Do you have a car loan? You might be surprised at just how many people do. Why? I think it’s because we are a society that is used to getting things immediately. Most of the time this can result in a family taking on something like a car loan. Can car loans be avoided? Yes, it is possible and here’s a few reasons why you should:
- They typically have high interest rates.
- They can have high payments if your credit score isn’t high enough.
- If you miss one payment, your credit score is affected and you may risk a repossession.
However, paying for your next car in cash is an awesome choice. There is no interest to worry about, it belongs to you right away, and you’ll even earn a bit of cash in interest while you wait to get your new car! I don’t know about you, but anytime I can make my money earn more money, I’m game.
So are you sitting there now thinking it sounds great, but it’s too hard? Really, it’s not. It’s actually quite simple to do, especially if you were already looking at taking on a car payment to begin with. I would recommend that you have a separate savings account if possible unless you are 100% sure that you will not spend the money that you’re saving for your new/used car.
3 Steps You Can Take To Pay Cash For Your Next Car
1. Determine how much you want to spend.
Determine how much you want to spend on your next car and whether you want to buy new or used. Buying new isn’t recommended simply because you lose so much of its value the moment you drive it off of the car lot. However, if you’re going to buy used, be sure to plan for enough cash to buy a quality used vehicle. You will also need to have an idea as to how long you can wait to replace your current car. In this case, the longer you can wait, the better.
2. Create a new budget category.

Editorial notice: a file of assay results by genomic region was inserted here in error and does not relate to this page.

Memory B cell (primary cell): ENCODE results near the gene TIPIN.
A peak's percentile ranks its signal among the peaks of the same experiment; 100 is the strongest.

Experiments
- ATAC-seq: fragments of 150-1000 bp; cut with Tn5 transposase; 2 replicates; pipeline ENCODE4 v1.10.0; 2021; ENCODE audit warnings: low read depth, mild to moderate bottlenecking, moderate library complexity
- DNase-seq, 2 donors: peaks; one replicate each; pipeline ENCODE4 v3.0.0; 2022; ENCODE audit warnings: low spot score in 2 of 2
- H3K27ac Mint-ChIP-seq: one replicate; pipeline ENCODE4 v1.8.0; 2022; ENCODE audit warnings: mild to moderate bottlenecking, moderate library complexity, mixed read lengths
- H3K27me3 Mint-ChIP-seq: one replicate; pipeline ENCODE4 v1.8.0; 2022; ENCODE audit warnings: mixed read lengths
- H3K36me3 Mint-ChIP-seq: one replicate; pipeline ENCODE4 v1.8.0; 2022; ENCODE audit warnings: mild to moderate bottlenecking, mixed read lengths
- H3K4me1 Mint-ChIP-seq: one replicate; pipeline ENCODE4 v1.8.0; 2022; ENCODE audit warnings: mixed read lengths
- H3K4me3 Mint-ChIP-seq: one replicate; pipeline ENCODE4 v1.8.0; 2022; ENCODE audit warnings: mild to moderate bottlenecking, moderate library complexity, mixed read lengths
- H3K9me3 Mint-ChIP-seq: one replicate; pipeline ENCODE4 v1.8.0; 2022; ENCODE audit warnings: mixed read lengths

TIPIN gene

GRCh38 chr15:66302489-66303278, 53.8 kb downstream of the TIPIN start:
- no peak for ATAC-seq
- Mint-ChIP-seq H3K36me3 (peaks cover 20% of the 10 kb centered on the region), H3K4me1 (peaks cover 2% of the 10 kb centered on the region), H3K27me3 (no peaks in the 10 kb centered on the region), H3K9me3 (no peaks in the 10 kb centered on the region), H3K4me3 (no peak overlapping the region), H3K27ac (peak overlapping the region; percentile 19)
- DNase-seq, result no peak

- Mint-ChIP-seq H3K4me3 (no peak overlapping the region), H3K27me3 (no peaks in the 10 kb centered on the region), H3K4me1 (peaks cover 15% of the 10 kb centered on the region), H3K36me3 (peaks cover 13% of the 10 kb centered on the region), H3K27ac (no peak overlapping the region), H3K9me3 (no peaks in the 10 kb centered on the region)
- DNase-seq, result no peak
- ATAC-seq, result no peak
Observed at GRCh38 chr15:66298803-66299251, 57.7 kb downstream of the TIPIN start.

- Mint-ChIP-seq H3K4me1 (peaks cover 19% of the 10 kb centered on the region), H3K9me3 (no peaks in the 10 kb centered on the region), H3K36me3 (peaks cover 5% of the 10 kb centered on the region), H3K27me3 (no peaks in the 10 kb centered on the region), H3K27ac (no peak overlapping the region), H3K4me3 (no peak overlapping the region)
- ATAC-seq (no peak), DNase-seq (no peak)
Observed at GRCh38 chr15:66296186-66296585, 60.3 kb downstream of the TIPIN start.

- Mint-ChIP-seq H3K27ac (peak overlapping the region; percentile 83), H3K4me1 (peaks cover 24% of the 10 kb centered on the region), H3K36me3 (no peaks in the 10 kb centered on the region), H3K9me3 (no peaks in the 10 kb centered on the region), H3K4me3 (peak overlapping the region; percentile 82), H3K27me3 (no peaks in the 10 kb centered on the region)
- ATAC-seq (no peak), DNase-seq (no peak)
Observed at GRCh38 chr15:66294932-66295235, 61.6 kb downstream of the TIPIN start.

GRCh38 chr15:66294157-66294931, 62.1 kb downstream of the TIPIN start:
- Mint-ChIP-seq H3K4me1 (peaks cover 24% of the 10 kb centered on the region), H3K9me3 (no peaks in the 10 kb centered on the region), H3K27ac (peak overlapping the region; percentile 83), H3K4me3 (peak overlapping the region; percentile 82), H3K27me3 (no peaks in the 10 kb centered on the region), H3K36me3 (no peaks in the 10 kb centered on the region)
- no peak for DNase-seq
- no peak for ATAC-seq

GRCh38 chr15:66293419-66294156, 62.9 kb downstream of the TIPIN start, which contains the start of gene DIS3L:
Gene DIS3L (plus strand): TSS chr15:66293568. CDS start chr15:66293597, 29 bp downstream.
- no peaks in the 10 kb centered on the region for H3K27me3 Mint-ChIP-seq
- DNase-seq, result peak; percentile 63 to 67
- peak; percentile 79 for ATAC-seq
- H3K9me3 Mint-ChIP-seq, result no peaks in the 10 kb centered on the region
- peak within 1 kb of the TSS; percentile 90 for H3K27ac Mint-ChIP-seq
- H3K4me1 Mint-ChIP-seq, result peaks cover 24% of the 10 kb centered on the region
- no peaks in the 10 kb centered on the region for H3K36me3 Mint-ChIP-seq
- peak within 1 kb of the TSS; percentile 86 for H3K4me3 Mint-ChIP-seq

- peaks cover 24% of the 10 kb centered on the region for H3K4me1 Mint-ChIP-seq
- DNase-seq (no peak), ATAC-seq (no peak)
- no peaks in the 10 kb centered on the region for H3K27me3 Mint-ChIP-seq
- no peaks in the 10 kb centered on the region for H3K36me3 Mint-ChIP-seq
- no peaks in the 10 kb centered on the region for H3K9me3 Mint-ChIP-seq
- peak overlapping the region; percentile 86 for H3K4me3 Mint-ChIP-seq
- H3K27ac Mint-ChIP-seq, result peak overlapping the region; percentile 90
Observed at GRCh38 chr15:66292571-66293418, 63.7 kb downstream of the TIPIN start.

In your budget, you’re going to create a new category called…ready for it? “Car Payment.” I know, I know. You’re trying to pay cash for that car and now I want you to budget for a car payment? Yes, but remember you would have a car payment anyways if you took out a car loan. This “car payment” is a lot less and won’t last as long. Once you’ve got the new category set up, pull out your trusty calculator and divide the amount you’ll need by the total amount of months you can wait. For example, if you want to have $10,000 saved and you need to replace your car in 24 months, you would dive $10,000 by 24 to get $416.67.
3. Start saving.
Now take your newly calculated amount and add it to your “car payment” budget category. That is now your monthly car payment. Each month you will “pay” your car payment to your savings account. At the end of your time period (whatever length of time you chose), you will have enough cash saved (plus some interest!) to pay cash for your next car!
See? That wasn’t so hard! Now I know finding a surplus of income in an already tight budget might be difficult, but there are several ways you can start increasing income and decreasing expenses:
- Start a work from home business on the side.
- Lower your grocery bill.
- Save on clothes.
- Use coupons.
- Stop sabotaging your budget.
- Live on less income.
This is a great way to teach yourself discipline and to avoid taking on new debt. The other plus side to buying a car this way is that if you truly have a family emergency or loss of job, you can simply put off saving for a month or two until things straighten back out. However, don’t make a habit of doing that or you’ll never buy your car!